Between 1598 and 1800, an estimated 3, 271 Catholic women left England to enter convents on the Continent. This study focuses more particularly upon those who became Benedictines in the seventeenth century, choosing exile in order to pursue their vocation for an enclosed life. Through the study of a wide variety of original manuscripts, including chronicles, death notices, clerical instructions, texts of spiritual guidance, but also the nuns’ own collections of notes, this book highlights the tensions between the contemplative ideal and the nuns’ personal experiences. Its first four chapters adopt a traditional historical approach to illustrate the tensions between theory and practice in the ideal of being dead to the world. They offer a prosopographical study of Benedictine convents in exile, and show how those houses were both cut-off and enclosed yet very much in touch with the religious and political developments at home. The next fur chapters propose a different point of entry into the history of nuns, with a study of emotions and the senses in the cloister, delving into the textual analysis of the nuns’ personal and communal documents to explore aspect of a lived spirituality, when the body, which so often hindered the spirit, at times enabled spiritual experience.

Abstract only
Peter Murray and Maria Feeney

Chapter 7 concludes the study by first noting how ambivalently clerical sociologists responded to the changes wrought by state planning practice in the 1960s. Demands from champions of such planning that the discipline should begin to play a different societal role are next examined. During the 1970s the Hierarchy combined failure to plan for a continuation of a significant clerical presence among practitioners of sociology with the casting of itself as the conscience of Irish society. The warding off of abortion, contraception and divorce was thereby entrusted to a highly selective but this-worldly `sociological’ empiricism rather than to theological dogmatism. Initially successful, this strategy has become progressively less effective as popular confidence in church leaders has declined dramatically. Detached from the institution the framed the working lives of their disciplinary predecessors, today’s sociologists debate the respective contributions that factors such as higher education levels, economic marginalisation of the poorly educated and the uncovering of hidden histories of the abuse of clerical power have made to this decline.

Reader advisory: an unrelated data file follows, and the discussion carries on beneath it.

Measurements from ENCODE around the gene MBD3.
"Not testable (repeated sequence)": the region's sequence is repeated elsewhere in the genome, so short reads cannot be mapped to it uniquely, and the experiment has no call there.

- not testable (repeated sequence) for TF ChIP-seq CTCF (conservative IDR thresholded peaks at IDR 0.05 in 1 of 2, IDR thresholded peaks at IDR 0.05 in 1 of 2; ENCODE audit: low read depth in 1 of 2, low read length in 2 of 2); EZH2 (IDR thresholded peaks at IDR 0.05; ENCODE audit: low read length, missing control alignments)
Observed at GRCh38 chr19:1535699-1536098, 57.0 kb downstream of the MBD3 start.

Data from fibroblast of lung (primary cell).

in Church, state and social science in Ireland
The parable of Dives and Lazarus
Mary Raschko

and social privilege the wealthy enjoy comes at the expense of the poor whom they rob of sustenance. After condemning the wealthy for fleecing the poor, Idley advocates a shift in worldview that should motivate generosity. His argument starts from but then subverts social convention. Casting the poor as servants, Idley points out the respect given to those employed by the wealthy: ‘But and ther com to you a messager fro a kyng or a duke, / ffro on Erle or a knyght or a symple squyere, / In youre best wyse ye woll make hym chiere’ (2.B.2231–3). The rich regularly

in The politics of Middle English parables
Abstract only
Andrew Sneddon

failed to alter the mental world of the educated as rapidly or totally as once thought.6 As Ian Bostridge recently put it: ‘the mechanical philosophy left too much of the old world of spirits and wonders intact to have acted as reason’s exorcist in the casting-out of witchcraft’.7 Since the mid-1990s, historians of witchcraft have adopted a more complex approach to decline. James Sharpe regards the rejection of witchcraft belief by the educated as a result of a number of intellectual, religious and cultural shifts occurring within their mental world; shifts that

in Witchcraft and Whigs
Ralph Keen

his 1548 oration on Luther and the ages of the church.25 Casting Luther in such a role separated him from all the Bugenhagens, Jonases – and Melanchthons – in his circle, setting them among the followers rather than the agents of the movement. Just as the prophetic narratives serve a theological purpose in the biblical canon, and just as the lives of great figures play a pedagogical role in humanism, so should Melanchthon’s depiction of Luther be seen as an integral part of his larger work of elucidating the salient qualities of the Christian life. The Melanchthon

in Luther’s lives